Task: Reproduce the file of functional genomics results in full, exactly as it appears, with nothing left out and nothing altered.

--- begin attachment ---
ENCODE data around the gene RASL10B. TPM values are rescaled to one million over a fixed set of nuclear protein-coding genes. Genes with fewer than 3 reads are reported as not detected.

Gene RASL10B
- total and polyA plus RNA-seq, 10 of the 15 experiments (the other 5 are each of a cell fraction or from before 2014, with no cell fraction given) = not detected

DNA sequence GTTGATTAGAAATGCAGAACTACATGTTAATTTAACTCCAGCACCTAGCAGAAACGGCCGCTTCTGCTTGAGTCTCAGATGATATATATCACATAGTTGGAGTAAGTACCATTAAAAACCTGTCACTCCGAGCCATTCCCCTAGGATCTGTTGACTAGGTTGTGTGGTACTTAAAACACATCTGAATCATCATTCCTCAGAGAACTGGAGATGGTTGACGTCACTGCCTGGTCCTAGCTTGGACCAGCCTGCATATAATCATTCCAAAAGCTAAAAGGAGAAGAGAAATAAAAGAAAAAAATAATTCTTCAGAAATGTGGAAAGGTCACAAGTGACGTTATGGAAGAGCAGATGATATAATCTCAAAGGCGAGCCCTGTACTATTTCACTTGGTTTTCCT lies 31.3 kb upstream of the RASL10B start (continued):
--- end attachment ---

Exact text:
ENCODE data around the gene RASL10B. TPM values are rescaled to one million over a fixed set of nuclear protein-coding genes. Genes with fewer than 3 reads are reported as not detected.

Gene RASL10B
- total and polyA plus RNA-seq, 10 of the 15 experiments (the other 5 are each of a cell fraction or from before 2014, with no cell fraction given) = not detected

DNA sequence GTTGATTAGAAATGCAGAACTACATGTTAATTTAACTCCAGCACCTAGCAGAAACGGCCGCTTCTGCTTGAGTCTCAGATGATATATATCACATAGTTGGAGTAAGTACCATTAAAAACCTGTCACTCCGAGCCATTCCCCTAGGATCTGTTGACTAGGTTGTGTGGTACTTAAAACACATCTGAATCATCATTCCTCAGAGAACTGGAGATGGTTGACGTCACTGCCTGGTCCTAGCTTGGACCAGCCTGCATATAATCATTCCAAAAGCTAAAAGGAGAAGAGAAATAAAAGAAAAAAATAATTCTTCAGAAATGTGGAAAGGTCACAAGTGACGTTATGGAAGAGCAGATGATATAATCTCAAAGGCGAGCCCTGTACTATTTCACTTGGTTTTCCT lies 31.3 kb upstream of the RASL10B start (continued):